Improving weather forecasts and climate models over both short and seasonal timescales requires a better understanding of the stratosphere [Shaw and Shepherd, 2008]. In this atmospheric layer (10–50 kilometers in altitude), temperature increases with altitude because of an increase in ozone, which absorbs ultraviolet light. This layer also plays a crucial role in weather generation.
Many properties of the atmospheric state—temperature, pressure, and density—are well understood or well modeled in the stratosphere. However, a critical property, wind state, is poorly understood because it varies considerably across time and space and because of a lack of direct measurements, which are generally limited to discrete samples obtained by very specialized instruments. The need for new ways to measure stratospheric dynamics is a topic of active study, including a major scientific initiative in Europe [World Meteorological Organization, 2013].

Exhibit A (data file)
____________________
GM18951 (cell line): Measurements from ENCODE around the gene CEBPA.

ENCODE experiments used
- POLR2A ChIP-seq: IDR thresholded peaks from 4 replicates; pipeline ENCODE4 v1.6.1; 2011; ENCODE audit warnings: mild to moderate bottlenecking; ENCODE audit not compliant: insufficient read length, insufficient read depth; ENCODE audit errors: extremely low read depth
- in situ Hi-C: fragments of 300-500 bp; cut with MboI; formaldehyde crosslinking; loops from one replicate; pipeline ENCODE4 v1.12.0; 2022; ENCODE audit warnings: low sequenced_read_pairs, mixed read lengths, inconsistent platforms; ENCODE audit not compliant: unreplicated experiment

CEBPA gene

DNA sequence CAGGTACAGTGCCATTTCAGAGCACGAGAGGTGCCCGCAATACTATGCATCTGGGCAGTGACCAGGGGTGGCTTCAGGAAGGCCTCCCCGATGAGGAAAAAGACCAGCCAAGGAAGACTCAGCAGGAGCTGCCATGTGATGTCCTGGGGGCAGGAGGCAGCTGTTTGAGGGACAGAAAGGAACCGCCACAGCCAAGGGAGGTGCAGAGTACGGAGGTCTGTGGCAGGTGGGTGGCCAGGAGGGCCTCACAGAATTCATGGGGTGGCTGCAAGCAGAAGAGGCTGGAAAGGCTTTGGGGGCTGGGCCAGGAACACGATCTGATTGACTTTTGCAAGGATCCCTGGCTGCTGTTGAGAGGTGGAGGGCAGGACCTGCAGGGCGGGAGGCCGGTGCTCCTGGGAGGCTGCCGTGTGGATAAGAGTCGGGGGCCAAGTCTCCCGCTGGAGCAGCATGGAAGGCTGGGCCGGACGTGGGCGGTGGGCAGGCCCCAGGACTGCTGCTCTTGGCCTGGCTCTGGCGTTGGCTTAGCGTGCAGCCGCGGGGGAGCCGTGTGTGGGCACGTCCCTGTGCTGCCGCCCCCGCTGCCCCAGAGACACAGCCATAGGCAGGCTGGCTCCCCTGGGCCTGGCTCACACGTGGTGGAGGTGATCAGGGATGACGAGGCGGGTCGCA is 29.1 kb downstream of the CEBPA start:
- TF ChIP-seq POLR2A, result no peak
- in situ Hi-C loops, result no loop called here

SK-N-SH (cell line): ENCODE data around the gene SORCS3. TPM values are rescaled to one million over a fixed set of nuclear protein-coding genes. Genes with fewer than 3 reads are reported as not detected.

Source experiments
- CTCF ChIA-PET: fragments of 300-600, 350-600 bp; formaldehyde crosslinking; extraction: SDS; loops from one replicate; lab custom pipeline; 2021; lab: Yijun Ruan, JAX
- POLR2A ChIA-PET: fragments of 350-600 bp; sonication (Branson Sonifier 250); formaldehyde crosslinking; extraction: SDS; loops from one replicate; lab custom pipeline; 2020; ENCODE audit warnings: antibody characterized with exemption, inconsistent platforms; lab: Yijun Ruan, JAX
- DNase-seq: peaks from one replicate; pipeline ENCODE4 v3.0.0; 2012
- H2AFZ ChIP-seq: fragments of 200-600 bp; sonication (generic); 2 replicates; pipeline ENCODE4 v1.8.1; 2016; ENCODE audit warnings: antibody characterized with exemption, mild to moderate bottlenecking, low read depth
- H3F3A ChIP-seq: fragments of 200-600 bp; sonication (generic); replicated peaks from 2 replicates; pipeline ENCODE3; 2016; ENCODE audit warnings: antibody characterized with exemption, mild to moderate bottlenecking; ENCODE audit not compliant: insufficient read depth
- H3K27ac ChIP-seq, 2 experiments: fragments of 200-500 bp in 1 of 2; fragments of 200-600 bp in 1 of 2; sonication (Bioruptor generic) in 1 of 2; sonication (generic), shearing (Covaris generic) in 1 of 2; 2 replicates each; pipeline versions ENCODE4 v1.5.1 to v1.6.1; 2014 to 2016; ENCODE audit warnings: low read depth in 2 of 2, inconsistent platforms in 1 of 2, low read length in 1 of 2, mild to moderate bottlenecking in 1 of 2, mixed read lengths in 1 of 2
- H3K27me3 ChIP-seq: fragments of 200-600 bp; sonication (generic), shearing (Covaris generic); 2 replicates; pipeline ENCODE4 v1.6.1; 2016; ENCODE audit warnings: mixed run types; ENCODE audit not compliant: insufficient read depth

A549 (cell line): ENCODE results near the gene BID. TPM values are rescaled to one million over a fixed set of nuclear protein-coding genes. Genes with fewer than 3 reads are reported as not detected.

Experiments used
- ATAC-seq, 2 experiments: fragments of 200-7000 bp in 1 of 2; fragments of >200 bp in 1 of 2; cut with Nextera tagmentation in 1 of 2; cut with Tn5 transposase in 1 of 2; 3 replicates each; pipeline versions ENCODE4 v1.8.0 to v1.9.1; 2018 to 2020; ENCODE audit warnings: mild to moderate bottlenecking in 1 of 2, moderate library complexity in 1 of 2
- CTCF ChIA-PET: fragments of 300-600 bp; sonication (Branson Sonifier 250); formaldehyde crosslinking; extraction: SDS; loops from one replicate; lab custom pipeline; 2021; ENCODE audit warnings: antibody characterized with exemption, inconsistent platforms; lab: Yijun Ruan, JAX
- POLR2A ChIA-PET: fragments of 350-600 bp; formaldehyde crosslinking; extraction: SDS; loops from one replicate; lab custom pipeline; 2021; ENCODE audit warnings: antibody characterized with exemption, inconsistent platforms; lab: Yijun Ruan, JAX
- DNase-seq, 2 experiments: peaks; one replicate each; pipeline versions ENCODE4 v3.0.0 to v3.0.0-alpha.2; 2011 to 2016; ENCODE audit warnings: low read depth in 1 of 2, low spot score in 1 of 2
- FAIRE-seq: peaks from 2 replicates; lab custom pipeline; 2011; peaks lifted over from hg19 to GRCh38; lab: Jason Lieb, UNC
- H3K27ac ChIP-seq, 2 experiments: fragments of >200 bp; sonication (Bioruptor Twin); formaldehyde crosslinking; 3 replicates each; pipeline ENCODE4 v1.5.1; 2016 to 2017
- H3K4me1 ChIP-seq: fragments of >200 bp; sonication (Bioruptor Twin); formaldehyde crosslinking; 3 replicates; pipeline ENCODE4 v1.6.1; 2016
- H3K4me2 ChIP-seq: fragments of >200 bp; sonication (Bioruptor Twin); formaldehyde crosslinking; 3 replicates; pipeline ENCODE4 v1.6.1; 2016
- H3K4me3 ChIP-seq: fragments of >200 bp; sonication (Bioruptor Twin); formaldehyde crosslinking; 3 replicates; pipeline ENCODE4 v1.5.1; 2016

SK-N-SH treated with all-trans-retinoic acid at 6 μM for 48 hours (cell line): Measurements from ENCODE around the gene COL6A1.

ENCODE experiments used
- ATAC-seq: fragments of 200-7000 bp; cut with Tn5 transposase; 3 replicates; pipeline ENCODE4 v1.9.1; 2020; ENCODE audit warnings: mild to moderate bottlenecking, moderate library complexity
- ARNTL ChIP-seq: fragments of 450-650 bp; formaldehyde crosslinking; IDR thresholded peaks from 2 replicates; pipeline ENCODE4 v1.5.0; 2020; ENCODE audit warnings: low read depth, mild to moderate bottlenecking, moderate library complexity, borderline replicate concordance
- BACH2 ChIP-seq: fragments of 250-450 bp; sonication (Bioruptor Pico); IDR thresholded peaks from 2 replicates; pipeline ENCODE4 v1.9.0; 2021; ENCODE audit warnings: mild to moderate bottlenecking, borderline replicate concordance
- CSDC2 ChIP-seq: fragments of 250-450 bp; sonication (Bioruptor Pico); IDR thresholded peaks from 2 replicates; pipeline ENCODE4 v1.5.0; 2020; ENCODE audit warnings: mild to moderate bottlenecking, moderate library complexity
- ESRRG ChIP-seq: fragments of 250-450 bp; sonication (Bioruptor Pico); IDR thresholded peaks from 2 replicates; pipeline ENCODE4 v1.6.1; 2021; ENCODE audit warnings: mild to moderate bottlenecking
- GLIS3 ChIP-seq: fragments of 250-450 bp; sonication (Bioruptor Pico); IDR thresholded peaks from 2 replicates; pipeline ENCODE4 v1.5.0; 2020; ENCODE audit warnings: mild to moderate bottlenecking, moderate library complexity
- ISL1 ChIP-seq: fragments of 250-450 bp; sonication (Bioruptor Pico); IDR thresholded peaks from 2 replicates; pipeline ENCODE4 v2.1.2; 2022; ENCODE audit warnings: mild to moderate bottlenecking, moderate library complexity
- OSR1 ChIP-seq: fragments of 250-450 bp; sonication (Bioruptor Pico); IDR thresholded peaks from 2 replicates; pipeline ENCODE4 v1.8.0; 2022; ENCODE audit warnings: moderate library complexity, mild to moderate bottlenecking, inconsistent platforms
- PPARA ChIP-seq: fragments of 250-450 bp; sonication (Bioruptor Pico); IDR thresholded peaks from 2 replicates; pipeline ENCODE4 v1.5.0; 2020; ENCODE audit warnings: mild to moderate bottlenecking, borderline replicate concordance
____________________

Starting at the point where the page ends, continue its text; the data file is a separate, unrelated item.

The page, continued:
Recently, lidar (a laser technique that is similar to radar) has been employed to provide more detailed stratospheric wind measurements [Baumgarten, 2010]. Because aerosol and molecular densities are lower in the stratosphere, this technology requires a complicated setup of large-aperture telescopes and powerful lasers; such facilities are expensive to build and operate, and they provide wind profiles only at their particular location.